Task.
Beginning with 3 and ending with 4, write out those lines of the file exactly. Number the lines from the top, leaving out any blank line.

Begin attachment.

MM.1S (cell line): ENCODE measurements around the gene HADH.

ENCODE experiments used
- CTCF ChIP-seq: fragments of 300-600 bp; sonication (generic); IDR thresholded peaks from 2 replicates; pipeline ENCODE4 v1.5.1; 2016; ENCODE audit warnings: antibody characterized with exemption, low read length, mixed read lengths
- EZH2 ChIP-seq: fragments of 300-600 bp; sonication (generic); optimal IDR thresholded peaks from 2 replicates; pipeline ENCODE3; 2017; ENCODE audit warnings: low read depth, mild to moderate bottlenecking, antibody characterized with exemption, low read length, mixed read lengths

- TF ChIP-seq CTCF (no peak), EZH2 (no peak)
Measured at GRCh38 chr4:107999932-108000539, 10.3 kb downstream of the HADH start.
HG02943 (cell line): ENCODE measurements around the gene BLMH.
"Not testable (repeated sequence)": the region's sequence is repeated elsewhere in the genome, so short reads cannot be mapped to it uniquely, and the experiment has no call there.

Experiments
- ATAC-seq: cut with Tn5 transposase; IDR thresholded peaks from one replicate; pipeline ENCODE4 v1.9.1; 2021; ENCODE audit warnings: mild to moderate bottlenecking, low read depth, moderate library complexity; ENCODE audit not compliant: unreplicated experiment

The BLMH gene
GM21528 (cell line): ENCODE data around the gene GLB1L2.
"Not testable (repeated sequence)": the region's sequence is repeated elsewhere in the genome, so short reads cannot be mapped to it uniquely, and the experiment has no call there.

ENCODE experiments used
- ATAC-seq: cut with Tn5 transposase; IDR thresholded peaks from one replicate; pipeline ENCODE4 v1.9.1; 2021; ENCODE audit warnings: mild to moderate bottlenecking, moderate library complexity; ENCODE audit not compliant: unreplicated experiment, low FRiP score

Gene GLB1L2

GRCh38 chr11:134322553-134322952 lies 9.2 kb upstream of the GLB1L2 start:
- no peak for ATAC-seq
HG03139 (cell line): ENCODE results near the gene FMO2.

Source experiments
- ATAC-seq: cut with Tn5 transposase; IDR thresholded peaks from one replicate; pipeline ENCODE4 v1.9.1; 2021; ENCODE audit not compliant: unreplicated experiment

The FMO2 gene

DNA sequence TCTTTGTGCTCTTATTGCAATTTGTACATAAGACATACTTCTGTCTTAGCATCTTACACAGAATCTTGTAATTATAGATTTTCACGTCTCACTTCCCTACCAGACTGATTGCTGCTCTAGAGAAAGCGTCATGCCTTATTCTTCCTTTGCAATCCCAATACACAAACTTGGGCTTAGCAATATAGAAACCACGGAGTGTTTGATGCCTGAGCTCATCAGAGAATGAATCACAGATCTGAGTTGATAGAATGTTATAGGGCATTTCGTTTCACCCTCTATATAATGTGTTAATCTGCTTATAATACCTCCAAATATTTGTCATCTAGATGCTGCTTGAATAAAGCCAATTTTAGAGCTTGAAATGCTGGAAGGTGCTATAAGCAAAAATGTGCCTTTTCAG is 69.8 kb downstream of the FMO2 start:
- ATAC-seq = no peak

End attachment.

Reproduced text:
- CTCF ChIP-seq: fragments of 300-600 bp; sonication (generic); IDR thresholded peaks from 2 replicates; pipeline ENCODE4 v1.5.1; 2016; ENCODE audit warnings: antibody characterized with exemption, low read length, mixed read lengths
- EZH2 ChIP-seq: fragments of 300-600 bp; sonication (generic); optimal IDR thresholded peaks from 2 replicates; pipeline ENCODE3; 2017; ENCODE audit warnings: low read depth, mild to moderate bottlenecking, antibody characterized with exemption, low read length, mixed read lengths